COPS HUNT COWS

120 cows van­ish from Monto

Central Telegraph - - FRONT PAGE - Macken­zie Co­la­han Macken­zie.Co­la­han@cnbtimes.com.au

DE­TEC­TIVES from the Ru­ral Crime Squad are in­ves­ti­gat­ing af­ter a gra­zier re­ported 120 head of cat­tle miss­ing from his Monto prop­erty.

De­tec­tive Sergeant Mark Fer­ling from the Kin­garoy Ru­ral Crime Squad said Queens­land Po­lice Ser­vice was re­ceiv­ing a con­sis­tent num­ber of com­plaints of cat­tle-re­lated crime.

“The com­plaints range from bush kills – where cat­tle are il­le­gally slaugh­tered for meat – through to cat­tle steal­ing of any­where be­tween two head up to 150 head,” Det Sgt Fer­ling said.

“Re­cently we’ve taken a com­plaint in the North Bur­nett in re­la­tion to 120 head of cat­tle.

“The pro­ducer has ex­pe­ri­enced losses of 30 to 40 head of cat­tle per year over a num­ber of years.”

De­tec­tives are fo­cus­ing their search on of­fend­ers with the abil­ity and re­sources to com­mit the brazen act.

The Ru­ral Crime Squad is in reg­u­lar con­tact with sale yards, feed lots and meat­works, where they con­duct au­dits to mon­i­tor the move­ment of of cat­tle in ar­eas they have re­ceived com­plaints.

Mulgildie gra­zier Lind­say Penny is yet to ex­pe­ri­ence any of his cat­tle go miss­ing and said he was sur­prised to hear it was go­ing on in the dis­trict.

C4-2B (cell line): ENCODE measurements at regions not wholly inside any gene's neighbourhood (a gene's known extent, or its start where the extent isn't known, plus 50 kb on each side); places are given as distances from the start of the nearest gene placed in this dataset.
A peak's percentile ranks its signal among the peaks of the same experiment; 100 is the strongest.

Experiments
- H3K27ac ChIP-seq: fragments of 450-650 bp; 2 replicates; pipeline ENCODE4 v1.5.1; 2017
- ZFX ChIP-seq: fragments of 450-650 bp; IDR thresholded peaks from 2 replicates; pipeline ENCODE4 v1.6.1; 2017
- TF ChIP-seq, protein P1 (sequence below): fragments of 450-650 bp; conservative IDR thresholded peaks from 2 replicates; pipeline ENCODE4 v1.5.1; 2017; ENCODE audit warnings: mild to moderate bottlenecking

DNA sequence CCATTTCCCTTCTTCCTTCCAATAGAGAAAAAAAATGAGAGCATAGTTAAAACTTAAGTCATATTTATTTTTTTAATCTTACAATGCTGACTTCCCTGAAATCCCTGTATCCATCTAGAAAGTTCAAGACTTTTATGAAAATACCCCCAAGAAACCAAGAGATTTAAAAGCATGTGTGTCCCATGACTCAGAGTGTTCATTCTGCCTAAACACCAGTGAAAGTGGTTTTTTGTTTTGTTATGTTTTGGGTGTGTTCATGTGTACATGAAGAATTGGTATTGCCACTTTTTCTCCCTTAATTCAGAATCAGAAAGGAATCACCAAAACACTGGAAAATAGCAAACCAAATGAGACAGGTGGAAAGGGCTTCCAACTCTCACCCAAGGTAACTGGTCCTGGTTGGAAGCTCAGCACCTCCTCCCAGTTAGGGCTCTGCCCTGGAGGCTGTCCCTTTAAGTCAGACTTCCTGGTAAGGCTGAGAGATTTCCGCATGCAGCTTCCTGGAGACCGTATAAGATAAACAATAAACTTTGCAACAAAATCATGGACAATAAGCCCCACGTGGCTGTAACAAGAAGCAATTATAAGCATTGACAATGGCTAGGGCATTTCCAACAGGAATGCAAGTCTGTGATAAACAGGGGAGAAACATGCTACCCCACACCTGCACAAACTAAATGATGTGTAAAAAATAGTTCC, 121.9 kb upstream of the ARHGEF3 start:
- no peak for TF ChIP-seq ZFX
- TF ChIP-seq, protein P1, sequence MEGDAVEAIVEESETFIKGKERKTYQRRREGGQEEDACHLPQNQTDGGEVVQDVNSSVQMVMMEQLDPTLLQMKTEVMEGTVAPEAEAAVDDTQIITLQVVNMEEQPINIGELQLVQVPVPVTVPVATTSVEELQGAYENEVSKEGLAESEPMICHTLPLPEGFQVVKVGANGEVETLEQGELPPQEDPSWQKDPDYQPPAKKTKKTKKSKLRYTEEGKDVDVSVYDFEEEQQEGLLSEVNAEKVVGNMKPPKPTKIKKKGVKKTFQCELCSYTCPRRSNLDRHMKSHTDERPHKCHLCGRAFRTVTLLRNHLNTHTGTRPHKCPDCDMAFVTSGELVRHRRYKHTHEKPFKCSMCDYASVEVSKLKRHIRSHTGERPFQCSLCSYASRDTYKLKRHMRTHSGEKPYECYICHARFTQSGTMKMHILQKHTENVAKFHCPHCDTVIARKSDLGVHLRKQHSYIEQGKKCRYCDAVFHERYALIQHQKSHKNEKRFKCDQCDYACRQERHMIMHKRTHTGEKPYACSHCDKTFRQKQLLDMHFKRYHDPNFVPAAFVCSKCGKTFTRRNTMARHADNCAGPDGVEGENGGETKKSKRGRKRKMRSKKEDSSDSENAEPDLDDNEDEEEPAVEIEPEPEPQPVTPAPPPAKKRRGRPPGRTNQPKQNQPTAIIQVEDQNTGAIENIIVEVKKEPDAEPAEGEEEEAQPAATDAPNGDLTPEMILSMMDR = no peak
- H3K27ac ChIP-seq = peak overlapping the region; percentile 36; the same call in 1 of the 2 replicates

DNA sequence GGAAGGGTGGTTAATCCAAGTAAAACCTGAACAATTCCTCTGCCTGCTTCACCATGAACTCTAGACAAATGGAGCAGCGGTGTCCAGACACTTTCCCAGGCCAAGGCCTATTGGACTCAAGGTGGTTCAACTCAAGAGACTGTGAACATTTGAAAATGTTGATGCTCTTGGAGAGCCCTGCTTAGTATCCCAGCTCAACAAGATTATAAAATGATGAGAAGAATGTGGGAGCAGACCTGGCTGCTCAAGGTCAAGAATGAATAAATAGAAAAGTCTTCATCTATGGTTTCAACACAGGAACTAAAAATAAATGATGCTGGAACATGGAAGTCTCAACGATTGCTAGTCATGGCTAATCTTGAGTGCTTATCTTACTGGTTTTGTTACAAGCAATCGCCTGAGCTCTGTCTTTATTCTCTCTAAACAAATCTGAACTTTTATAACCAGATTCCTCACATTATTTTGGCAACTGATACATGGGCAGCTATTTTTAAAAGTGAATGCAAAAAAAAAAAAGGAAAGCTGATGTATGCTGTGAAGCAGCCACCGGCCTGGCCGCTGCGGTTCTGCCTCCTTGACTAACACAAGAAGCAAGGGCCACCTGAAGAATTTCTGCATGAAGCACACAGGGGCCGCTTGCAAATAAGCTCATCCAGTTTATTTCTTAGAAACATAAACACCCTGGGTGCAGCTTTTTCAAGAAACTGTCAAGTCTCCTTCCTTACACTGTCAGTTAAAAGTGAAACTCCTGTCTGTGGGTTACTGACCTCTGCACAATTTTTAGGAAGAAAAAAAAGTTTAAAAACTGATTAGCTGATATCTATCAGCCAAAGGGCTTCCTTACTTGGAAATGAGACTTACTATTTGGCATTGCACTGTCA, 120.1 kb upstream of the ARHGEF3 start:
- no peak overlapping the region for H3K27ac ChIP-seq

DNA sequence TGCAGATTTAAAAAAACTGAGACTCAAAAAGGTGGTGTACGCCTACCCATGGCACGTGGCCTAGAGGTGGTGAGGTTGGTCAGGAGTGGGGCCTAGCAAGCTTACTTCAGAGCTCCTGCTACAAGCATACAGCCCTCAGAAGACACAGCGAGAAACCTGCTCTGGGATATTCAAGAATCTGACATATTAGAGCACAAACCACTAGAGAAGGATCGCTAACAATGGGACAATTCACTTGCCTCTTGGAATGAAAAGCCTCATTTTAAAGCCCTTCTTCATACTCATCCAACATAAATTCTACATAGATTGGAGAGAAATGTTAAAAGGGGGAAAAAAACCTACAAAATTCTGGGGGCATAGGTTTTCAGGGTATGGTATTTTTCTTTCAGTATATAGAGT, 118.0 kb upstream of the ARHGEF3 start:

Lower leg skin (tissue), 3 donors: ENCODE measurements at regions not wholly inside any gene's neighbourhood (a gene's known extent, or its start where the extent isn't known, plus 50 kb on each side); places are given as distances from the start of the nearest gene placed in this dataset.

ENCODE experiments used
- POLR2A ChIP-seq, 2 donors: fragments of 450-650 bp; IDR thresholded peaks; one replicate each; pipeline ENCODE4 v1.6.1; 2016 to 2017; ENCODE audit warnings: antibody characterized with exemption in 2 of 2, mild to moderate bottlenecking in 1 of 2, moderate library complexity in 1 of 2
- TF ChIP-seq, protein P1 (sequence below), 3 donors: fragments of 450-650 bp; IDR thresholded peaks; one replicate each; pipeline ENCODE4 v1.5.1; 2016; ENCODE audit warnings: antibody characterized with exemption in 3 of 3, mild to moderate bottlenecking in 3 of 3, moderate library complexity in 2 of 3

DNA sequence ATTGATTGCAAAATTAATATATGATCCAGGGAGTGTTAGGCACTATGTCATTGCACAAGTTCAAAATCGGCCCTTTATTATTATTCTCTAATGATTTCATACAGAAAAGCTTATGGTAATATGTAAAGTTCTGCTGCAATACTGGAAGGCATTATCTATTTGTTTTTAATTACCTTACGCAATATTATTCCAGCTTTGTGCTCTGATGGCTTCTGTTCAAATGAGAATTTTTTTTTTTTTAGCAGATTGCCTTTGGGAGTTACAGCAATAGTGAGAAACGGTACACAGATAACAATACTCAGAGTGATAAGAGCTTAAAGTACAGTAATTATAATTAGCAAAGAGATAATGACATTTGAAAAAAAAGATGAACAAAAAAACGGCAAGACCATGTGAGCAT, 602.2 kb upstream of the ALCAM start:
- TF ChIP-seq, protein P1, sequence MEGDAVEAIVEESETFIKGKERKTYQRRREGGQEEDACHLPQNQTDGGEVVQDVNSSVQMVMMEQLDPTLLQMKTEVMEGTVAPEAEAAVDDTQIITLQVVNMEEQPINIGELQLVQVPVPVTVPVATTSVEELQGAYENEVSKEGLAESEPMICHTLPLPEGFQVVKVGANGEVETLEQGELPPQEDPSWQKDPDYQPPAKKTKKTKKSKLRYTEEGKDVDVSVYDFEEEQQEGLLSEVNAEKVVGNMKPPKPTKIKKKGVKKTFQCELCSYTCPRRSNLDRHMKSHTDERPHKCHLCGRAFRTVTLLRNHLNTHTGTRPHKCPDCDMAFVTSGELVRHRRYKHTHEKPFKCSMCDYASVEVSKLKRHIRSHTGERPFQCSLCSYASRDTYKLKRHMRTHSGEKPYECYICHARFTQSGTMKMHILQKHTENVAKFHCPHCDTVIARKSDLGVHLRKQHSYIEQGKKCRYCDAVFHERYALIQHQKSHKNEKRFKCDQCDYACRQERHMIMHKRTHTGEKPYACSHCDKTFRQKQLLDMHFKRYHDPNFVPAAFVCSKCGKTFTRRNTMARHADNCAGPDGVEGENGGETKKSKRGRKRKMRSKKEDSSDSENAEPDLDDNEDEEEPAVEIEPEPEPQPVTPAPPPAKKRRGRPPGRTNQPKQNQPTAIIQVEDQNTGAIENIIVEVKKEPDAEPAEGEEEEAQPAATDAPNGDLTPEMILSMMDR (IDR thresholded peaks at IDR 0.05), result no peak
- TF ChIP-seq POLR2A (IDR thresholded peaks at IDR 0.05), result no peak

“For it to hap­pen in such a sub­stan­tial num­ber in this area is sur­pris­ing,” Mr Penny said.

“Around here, you might hear about one or two go­ing miss­ing be­cause peo­ple have smaller places and know their num­bers.”

But Mr Penny has been around cat­tle long enough to know the tricks of the trade, and said he was aware of dodgy prac­tices that some in other ar­eas em­ployed to try and pinch a few of their neigh­bours’ cat­tle.

“I lived out west for 10 years and it was a pretty reg­u­lar oc­cur­rence – it wasn’t un­com­mon for 100 to go miss­ing,” he said.

“Cat­tle are worth so much money at the mo­ment.

“When some peo­ple get them­selves in strife fi­nan­cially they re­sort to crime.

“Steal­ing cat­tle is no dif­fer­ent to steal­ing any­thing else.

“It’s frus­trat­ing when you know it’s go­ing on.”

A cat­tle theft of the mag­ni­tude at Monto would con­sti­tute a se­ri­ous crime.

Po­lice are now tasked with re­vers­ing what they per­ceive as a cul­tural re­luc­tance among gra­ziers to re­port rustling.

De­tec­tives said that fail­ure to re­port would serve only to em­bolden of­fend­ers, who al­ready be­lieved they’re get­ting off scot-free.

“Peo­ple don’t want to be la­belled as some­one who can’t run their place prop­erly,” Det Sgt Fer­ling said.

“Of­fend­ers take ad­van­tage of that at­ti­tude be­cause they bank on it not be­ing re­ported.

“We in­ves­ti­gate dis­creetly and treat ev­ery com­plaint se­ri­ously, so pro­duc­ers should never feel that way.

“It is a ma­jor crime and of­fend­ers can re­ceive a term of im­pris­on­ment of seven years.

“The most im­por­tant source we utilise is the gen­eral public and we rely heav­ily on peo­ple pro­vid­ing us with in­for­ma­tion.”

Po­lice rec­om­mend pro­duc­ers reg­u­larly in­spect fences, use sur­veil­lance cam­eras to mon­i­tor ar­eas of con­cern and re­port any sus­pi­cious ac­tiv­ity.

CAT­TLE HUNT: Monto of­fi­cer-in-charge Ser­gaent Mick Bazzo has re­ferred com­plaints of stolen cat­tle to the Ru­ral Crime Squad.

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